Editorial: Changes atop Ohio's K-12 education bureaucracy probably wouldn't hurt
Friday, February 15, 2008
Posted by the editors at blog.cleveland.com/ post_riposte/ on 02/11/2008 at 5:15 p.m.
Gov. Ted Strickland didn't put it this bluntly in his State of the State speech, but it's clear he wants to junk the State Board of Education and the state superintendent.
That's fine with us - with a few caveats.
Strickland's plan would turn state Superintendent Susan Tave Zelman and the board into advisers. A K-12 education czar would report directly to Strickland, in an arrangement similar to the job held by Eric Fingerhut, chancellor of higher education.
Under the governor's proposal, decisions to reform K-12 education would ultimately be his responsibility - and everybody would know it.
Zelman isn't eager to take a back seat to a new Cabinet member. And her annual salary of $217,000 seems a little pricey for an adviser. If the legislature goes along with Strickland's plan, Zelman's position should be eliminated.
As for the state board, half the members already are appointed by the governor, and even the ones elected by the voters are just about anonymous.
Their lack of accountability has been evident from the board's stumbling on several key educational issues. Members have been slow, for instance, to make the Department of Education divulge information about teachers who abuse youngsters - something that is of great concern, especially to parents.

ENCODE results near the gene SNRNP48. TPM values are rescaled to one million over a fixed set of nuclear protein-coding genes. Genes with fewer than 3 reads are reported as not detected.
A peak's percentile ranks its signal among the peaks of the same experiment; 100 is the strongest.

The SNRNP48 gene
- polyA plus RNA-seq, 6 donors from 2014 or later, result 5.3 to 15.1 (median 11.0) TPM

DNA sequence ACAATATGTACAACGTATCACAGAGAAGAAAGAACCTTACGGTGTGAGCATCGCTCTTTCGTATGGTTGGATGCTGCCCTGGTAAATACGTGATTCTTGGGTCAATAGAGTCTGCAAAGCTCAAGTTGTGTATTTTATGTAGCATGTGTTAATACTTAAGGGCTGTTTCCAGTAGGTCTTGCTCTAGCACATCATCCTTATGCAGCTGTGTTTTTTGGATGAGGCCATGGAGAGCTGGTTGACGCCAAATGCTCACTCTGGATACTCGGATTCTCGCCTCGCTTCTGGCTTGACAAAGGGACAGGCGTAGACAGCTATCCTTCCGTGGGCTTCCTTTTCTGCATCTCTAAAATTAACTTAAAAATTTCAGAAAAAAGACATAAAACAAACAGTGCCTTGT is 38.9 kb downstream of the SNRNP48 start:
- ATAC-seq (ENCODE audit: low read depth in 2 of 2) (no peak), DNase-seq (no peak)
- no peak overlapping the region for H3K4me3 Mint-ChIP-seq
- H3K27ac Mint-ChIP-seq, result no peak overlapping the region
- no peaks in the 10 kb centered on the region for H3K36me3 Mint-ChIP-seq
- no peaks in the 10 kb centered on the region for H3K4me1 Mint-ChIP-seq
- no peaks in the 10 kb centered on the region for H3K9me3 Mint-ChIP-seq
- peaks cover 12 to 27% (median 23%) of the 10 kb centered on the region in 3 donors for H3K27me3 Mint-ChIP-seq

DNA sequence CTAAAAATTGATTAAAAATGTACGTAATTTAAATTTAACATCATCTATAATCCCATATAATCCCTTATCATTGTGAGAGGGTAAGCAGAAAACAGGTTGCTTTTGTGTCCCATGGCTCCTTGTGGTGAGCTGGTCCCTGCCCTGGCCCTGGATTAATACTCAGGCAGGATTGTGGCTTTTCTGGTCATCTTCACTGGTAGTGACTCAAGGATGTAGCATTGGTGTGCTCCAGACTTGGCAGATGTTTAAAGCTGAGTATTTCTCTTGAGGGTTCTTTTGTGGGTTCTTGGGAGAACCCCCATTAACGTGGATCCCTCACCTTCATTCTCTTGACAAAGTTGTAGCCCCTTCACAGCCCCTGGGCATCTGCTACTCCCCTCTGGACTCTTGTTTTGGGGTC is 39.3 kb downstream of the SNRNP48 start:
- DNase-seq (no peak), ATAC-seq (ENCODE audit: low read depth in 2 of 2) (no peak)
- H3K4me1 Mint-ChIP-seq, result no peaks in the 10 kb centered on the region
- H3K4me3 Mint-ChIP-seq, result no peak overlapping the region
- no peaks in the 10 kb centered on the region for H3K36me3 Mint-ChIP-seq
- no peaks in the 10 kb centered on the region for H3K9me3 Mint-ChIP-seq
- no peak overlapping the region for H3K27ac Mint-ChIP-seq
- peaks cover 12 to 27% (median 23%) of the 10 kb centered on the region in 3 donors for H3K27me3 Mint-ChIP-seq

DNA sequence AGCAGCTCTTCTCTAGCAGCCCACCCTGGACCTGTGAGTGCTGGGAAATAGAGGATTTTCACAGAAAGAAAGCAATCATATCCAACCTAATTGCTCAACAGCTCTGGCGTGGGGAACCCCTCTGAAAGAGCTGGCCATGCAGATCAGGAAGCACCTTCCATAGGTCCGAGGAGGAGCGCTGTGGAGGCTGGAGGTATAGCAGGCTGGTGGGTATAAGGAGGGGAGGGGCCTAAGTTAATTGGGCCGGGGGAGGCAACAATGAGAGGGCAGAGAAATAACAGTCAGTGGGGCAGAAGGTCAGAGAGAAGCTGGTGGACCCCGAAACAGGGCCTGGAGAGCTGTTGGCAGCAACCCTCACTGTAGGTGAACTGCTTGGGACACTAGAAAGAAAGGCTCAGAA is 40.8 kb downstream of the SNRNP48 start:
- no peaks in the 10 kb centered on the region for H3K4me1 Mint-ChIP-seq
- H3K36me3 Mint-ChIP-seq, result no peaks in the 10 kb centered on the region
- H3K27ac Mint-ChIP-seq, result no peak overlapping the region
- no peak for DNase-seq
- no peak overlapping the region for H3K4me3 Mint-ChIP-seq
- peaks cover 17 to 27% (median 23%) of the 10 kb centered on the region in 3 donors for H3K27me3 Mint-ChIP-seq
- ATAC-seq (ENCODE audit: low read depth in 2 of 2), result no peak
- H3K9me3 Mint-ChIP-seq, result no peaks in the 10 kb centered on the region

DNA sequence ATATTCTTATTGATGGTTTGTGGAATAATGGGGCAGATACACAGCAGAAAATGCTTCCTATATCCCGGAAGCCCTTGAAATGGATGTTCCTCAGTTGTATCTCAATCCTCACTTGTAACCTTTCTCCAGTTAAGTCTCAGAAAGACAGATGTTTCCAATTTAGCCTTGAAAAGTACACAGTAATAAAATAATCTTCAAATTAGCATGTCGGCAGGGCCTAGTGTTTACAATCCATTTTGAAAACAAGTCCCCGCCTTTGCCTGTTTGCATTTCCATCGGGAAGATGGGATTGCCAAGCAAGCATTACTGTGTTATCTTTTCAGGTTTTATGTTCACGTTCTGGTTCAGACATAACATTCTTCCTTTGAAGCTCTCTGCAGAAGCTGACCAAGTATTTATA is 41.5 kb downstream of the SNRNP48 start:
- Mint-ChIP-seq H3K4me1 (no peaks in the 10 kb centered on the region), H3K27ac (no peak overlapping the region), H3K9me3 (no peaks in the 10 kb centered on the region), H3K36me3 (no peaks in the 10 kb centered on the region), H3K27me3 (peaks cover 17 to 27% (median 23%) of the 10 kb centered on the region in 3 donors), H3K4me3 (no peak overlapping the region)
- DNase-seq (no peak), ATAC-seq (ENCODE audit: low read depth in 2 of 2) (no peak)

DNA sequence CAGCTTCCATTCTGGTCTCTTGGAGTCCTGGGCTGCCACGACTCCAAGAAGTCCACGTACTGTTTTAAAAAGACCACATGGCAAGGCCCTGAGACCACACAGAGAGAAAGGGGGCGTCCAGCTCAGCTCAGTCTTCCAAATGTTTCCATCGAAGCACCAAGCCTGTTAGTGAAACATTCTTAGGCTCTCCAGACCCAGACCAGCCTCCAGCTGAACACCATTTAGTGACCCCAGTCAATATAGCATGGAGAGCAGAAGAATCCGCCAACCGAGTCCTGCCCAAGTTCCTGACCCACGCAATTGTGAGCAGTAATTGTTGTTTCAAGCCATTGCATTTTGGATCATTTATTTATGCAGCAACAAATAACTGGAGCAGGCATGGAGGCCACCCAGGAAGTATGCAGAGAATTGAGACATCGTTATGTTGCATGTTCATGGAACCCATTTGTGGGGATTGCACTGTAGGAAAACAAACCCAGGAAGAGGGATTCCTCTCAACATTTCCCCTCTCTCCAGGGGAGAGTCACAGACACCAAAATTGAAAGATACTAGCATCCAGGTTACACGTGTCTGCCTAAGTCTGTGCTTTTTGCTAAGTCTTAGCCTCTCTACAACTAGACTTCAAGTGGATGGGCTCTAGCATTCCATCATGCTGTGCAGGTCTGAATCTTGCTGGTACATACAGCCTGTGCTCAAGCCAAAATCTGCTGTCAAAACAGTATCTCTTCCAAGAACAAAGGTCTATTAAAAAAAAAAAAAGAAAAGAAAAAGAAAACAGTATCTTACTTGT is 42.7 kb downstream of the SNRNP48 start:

But if all of Ohio's education decisions were left to this governor, parents might find they have new concerns.
In an effort to appease supporters in organized labor, Strickland has adopted inflexible and wrongheaded positions on charter schools and school vouchers. He wants a moratorium on new charters, a ban on for-profit charters and restrictions established so the school voucher program cannot spread beyond Cleveland.
The governor's ideas in the area of school choice are nothing short of awful. Choice is a concept that has been far from perfect in its implementation, but families deserve educational options. Strickland and his aides should shut down charter schools that fail, but they should reward the ones that succeed.
Strickland could change the administrative structure of education in Ohio without doing any damage. But the General Assembly would have to keep a close watch on how such changes affect education policy and use its powers to ensure that parents, children and taxpayers are well served.